This is often a question that new self-published authors ask. And the quick answer is no. As soon the words leave your mind and you put them on paper (or type them into your computer file), it is already protected under U.S. copyright law.
Now before I go on, let’s cover what copyrights do NOT cover. They do not cover words, names, symbols (though some symbols can be trademarked) and ideas. That last one is something that often confuses people. If you go around talking about an idea for a novel, it isn’t copyrighted and anyone can take that idea and write a story that is 100% theirs. But as soon as you put those words on the page, those words, your story, is yours and copyright protection is extended to you without having to apply or pay for it.
Now some people will tell you that you need to register your work to get copyright protection, but this isn’t true. As of March 1, 1989, you are automatically protected. You can still register with the U.S. Copyright office for a fee. I found a few websites that said you need to have it officially registered to have your copyright hold up in the court of law. This is FALSE.
So what does registering your copyright provide you?
- It gives you a public record of when your book was created.
- Registered works can be eligible for additional statutory damages and/or attorney’s fees if someone violates your copyright, and you take them to court.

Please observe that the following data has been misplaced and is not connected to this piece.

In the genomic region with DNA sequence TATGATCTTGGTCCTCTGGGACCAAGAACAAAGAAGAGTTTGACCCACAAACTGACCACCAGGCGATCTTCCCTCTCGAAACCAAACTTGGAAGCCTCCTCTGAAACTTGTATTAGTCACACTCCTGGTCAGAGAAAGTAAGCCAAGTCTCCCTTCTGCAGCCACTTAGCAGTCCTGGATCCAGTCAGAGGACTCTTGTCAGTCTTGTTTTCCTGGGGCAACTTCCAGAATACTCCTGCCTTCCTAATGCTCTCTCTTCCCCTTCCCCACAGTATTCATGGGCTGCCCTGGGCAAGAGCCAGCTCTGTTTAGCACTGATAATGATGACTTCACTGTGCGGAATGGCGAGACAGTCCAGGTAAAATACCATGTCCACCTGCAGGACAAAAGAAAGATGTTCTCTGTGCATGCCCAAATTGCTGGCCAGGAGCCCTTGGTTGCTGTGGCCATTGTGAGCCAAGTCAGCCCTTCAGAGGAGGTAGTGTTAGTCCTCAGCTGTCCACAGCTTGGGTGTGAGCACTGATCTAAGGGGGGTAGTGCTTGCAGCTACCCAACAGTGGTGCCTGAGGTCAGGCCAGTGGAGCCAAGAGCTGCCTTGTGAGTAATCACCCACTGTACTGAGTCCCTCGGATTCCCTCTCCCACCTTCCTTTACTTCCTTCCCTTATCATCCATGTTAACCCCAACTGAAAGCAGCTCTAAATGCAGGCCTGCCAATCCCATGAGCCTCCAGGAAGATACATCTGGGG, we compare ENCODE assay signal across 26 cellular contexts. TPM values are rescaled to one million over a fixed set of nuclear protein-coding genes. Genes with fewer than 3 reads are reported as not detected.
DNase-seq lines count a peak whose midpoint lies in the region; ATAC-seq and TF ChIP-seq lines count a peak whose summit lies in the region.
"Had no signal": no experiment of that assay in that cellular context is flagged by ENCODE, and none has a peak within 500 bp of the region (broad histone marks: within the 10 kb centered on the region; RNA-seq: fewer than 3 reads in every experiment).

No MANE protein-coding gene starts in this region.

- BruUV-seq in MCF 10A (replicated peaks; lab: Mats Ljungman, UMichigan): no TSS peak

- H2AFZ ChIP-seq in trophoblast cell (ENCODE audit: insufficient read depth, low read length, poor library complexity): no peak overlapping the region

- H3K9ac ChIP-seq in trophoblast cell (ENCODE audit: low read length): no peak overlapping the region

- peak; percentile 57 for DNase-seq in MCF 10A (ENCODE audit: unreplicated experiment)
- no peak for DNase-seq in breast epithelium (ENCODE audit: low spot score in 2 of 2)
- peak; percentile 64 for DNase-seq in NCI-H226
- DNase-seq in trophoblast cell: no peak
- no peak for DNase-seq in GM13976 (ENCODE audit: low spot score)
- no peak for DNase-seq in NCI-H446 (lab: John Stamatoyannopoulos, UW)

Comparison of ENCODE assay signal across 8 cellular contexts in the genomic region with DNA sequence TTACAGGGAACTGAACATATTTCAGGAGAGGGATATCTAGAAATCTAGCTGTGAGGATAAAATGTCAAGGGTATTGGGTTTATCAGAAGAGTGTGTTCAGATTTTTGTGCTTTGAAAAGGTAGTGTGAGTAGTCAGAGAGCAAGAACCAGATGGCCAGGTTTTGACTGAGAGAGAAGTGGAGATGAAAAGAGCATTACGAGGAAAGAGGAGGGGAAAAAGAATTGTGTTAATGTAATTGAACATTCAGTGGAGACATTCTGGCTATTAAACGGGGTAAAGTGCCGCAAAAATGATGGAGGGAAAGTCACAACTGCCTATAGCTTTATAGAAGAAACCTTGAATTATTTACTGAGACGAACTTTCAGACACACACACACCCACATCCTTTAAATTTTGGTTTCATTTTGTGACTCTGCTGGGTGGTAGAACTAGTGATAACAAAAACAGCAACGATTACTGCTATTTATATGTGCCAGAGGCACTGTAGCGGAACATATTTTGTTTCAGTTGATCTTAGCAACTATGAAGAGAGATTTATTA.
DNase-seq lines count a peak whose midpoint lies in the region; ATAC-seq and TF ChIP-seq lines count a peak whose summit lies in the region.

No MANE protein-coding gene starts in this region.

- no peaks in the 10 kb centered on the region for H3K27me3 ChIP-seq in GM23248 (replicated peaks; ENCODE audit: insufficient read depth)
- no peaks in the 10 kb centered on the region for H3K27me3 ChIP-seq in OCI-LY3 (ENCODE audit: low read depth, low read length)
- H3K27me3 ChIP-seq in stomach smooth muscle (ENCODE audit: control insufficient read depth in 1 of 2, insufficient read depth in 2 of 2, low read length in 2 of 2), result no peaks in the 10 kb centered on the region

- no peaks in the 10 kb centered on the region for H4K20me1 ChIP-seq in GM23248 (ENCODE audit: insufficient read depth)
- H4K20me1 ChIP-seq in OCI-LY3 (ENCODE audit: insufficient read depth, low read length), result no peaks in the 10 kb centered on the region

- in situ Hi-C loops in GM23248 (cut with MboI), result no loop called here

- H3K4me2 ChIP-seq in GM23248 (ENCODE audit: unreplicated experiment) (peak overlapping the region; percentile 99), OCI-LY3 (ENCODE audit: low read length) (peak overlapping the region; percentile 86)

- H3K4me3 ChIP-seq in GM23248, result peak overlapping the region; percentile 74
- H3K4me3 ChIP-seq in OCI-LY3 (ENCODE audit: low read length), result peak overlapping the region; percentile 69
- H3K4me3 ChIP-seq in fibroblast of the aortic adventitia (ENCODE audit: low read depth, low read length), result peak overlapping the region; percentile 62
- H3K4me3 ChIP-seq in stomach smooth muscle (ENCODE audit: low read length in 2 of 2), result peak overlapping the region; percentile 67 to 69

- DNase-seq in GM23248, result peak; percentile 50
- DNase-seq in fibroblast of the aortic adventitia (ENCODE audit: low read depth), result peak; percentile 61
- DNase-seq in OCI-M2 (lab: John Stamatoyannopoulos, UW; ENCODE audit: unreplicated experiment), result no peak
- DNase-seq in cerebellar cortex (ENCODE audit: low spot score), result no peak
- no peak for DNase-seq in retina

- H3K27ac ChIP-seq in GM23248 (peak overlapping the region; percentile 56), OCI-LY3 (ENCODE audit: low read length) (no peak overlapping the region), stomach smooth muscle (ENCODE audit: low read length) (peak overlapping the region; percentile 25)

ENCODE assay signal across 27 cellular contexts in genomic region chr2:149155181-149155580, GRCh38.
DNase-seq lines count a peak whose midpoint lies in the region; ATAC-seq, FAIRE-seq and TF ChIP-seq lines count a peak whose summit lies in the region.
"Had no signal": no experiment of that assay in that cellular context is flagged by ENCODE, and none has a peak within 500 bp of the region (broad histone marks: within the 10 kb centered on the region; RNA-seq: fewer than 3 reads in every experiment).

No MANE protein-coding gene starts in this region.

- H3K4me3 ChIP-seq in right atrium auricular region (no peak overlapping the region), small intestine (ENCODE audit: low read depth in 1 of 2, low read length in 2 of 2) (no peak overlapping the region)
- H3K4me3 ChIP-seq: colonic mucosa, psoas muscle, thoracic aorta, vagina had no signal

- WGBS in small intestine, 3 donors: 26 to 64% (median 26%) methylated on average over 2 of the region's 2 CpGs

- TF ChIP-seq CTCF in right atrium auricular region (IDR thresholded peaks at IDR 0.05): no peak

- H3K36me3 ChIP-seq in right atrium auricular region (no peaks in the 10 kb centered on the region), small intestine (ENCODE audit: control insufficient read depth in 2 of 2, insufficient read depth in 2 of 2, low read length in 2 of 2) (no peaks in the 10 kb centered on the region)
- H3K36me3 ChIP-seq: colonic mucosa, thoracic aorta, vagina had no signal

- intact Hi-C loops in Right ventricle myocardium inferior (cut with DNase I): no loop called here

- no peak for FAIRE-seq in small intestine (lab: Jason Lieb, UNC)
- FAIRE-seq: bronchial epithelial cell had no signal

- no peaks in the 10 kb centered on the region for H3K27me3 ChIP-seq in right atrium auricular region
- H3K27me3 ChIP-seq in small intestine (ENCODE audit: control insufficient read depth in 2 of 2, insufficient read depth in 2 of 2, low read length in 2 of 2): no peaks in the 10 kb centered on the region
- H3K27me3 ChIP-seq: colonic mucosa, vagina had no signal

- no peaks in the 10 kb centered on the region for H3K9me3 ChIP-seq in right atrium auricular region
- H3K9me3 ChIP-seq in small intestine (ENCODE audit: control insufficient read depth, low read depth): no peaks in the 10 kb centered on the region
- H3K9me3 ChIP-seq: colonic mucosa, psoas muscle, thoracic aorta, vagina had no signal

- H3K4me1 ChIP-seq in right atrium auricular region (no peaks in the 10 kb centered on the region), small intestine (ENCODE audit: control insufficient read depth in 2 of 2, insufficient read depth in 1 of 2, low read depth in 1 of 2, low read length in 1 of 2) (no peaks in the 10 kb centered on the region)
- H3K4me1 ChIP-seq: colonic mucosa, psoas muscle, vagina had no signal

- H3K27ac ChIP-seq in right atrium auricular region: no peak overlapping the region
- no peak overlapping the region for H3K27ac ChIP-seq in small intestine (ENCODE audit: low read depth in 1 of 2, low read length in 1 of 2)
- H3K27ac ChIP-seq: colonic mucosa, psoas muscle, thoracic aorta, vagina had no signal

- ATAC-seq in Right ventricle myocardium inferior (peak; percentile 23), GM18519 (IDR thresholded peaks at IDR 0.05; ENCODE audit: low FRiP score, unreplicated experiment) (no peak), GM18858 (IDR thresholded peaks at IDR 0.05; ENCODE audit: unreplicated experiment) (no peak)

- Registration is considered prima facie evidence in a court of law (which roughly means that is considered a fact without needing further evidence.)
If you are interested in registering your copyright with the U.S. Copyright Office, here is how to do it.
Note: If you are submitting your work to a traditional publishing house, do not file an official copyright before you submit it. This is something the publishing house will do after they agree to publish your story.
Speaking of copyrights…you should have a copyright page as part of your front matter.
So what goes on your copyright page?
- The © symbol, or the word “Copyright”
- The year of first publication of the work; and
- an identification of the owner of the copyright—by name, abbreviation, or some other way that it’s generally known.
Together, it should look like this:
© 2015 Susan Leigh Noble
Your copyright page will also have your legal notices and any disclaimers you want to include.
Here is what appears on the copyright page of Summoned.
Note: Since I had submitted my first book, Summoned, to several publishing houses before going the self-publishing route, I listed the copyright date to reflect that.
This book is a work of fiction. The names, characters, places and incidents are products of the writer’s imagination. Any resemblances to persons, living or dead, are entirely coincidental.
Original Copyright © 1995 by Susan Leigh Noble
First Digital Publication: August 2011
Published by Susan Leigh Noble
Cover design by Donna Casey (www.digitaldonna.com)
Photos used to create the cover were obtained from dreamtime.com
All rights reserved. No part of this book may be reproduced or retransmitted in any form or by any means, electronic or mechanical, including photocopying, recording, or by an information storage and retrieval system — except by a reviewer who may quote brief passages in a review to be printed in a magazine, newspaper, or on the web — without expressed written permission from Susan Leigh Noble.
So basically it is up to you to decide if you want to officially register your copyright with the U.S. Copyright office. I have not done so with any of my books – and that was with the advice from my husband who is an attorney.